So for any one can find a polynomial such that for all
Do note that this theorem is not a weaker version of Runge’s theorem. Here, we do not need to be holomorphic on a neighbourhood of but just on the interior of For example, if the interior of is empty, then just needs to be continuous on Further, it could be that the closure of the interior of might not be all of Consider where is the closed unit disc. Then has two lines coming out of either end of the disc and needs to only be continuous there.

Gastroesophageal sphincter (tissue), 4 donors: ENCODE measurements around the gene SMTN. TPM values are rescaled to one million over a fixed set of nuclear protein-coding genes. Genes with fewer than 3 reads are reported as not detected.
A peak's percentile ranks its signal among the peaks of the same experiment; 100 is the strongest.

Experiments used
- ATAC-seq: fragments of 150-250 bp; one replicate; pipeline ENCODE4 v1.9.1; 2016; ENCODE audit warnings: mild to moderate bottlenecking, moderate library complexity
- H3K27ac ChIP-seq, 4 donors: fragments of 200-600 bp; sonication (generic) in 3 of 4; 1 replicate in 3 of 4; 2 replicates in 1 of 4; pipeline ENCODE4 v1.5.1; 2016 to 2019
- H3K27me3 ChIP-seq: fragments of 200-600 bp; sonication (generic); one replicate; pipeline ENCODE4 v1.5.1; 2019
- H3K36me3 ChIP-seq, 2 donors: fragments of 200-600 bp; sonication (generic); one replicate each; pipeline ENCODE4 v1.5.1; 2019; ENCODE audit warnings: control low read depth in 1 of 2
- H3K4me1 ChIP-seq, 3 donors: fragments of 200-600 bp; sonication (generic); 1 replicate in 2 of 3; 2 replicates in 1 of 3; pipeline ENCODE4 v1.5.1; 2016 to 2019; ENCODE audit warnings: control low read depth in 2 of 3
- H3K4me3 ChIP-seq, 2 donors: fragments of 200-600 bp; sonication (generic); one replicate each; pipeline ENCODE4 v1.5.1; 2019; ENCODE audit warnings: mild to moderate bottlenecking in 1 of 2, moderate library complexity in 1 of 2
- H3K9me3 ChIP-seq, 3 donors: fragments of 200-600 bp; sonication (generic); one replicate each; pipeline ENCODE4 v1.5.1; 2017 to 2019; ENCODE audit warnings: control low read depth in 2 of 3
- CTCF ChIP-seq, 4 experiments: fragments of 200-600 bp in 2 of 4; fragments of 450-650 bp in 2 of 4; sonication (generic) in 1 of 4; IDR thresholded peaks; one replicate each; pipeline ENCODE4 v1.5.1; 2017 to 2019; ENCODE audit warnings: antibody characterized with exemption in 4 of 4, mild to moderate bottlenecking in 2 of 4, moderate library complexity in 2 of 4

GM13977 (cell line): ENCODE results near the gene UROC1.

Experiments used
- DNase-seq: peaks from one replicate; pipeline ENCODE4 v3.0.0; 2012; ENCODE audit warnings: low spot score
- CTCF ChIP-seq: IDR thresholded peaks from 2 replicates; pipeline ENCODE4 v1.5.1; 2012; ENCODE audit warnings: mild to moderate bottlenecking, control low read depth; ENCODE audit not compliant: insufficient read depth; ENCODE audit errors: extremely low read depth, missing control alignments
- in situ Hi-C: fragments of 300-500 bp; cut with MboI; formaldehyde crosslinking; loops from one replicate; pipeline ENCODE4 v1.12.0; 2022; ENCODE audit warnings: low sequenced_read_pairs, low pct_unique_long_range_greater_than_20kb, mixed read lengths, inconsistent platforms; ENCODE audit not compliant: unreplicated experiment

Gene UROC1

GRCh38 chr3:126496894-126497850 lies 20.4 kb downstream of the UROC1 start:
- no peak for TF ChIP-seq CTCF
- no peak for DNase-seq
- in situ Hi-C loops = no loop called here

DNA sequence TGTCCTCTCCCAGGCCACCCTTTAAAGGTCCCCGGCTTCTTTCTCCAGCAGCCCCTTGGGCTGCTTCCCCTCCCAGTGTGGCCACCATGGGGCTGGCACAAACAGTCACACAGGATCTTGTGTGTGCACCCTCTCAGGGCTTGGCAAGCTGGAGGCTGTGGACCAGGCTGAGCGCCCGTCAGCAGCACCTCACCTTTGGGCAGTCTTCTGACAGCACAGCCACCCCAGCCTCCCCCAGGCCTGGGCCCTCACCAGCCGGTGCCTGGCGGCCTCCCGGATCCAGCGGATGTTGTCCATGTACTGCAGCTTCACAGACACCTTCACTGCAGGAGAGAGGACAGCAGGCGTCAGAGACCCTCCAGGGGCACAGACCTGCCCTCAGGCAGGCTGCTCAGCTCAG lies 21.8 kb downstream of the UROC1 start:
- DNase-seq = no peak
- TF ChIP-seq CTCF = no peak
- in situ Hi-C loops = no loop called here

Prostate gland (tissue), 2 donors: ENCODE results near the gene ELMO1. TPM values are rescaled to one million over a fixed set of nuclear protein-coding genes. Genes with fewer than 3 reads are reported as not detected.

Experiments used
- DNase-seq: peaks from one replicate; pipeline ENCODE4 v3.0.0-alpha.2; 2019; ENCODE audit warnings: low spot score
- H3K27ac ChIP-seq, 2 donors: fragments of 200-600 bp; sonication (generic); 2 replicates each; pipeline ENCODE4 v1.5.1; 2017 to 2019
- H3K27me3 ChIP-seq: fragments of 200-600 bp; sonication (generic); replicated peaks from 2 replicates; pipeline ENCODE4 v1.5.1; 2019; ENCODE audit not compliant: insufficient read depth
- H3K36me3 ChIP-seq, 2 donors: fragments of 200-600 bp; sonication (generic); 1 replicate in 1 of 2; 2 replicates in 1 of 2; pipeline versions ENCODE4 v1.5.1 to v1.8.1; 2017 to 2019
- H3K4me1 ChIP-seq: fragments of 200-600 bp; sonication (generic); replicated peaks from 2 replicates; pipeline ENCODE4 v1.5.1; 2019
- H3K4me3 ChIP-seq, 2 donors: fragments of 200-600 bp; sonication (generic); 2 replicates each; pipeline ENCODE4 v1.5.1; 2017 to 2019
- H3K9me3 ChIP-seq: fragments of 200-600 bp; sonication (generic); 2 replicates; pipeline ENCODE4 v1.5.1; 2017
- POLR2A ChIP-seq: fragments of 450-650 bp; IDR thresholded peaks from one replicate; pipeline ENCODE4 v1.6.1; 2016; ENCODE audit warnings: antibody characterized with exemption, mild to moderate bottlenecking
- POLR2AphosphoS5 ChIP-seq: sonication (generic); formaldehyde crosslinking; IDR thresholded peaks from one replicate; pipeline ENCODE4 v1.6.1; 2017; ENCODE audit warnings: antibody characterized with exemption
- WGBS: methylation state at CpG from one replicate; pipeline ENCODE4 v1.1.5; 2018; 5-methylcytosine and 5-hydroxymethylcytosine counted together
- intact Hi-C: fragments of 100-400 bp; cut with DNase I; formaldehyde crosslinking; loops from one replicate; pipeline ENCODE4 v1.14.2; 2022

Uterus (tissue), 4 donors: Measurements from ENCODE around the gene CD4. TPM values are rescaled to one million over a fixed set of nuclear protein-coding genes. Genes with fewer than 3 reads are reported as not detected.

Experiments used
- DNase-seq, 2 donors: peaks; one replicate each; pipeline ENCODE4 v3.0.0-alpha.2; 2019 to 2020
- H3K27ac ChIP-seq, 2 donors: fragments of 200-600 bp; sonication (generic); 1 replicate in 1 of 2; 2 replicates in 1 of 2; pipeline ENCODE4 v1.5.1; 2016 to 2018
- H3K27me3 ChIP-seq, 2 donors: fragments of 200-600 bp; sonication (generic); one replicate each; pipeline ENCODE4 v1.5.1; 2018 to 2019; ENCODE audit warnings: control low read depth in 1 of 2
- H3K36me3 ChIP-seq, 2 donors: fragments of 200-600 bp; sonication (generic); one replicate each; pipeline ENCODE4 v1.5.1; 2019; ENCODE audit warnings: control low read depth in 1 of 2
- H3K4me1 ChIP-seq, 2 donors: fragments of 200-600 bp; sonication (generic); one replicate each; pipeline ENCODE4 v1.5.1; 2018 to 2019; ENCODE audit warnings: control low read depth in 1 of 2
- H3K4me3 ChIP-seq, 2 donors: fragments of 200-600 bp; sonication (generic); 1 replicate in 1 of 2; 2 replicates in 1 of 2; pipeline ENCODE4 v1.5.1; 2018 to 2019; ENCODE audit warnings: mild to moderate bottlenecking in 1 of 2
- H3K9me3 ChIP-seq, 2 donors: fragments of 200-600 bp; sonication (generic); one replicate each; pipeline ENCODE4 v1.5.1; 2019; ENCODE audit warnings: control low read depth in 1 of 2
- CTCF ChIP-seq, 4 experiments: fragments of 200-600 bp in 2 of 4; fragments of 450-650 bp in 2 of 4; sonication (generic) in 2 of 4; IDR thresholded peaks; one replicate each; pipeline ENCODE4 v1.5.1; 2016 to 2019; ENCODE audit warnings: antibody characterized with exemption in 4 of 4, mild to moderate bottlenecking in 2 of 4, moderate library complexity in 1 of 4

Also note that this theorem is distinct from the Stone-Weierstrass theorem. The point here is that the polynomials are holomorphic in Mergelyan’s theorem.
- 1 John B. Conway. . Springer-Verlag, New York, New York, 1978.
- 2 Walter Rudin. . McGraw-Hill, Boston, Massachusetts, 1987.
|Date of creation||2013-03-22 14:23:59|
|Last modified on||2013-03-22 14:23:59|
|Last modified by||jirka (4157)|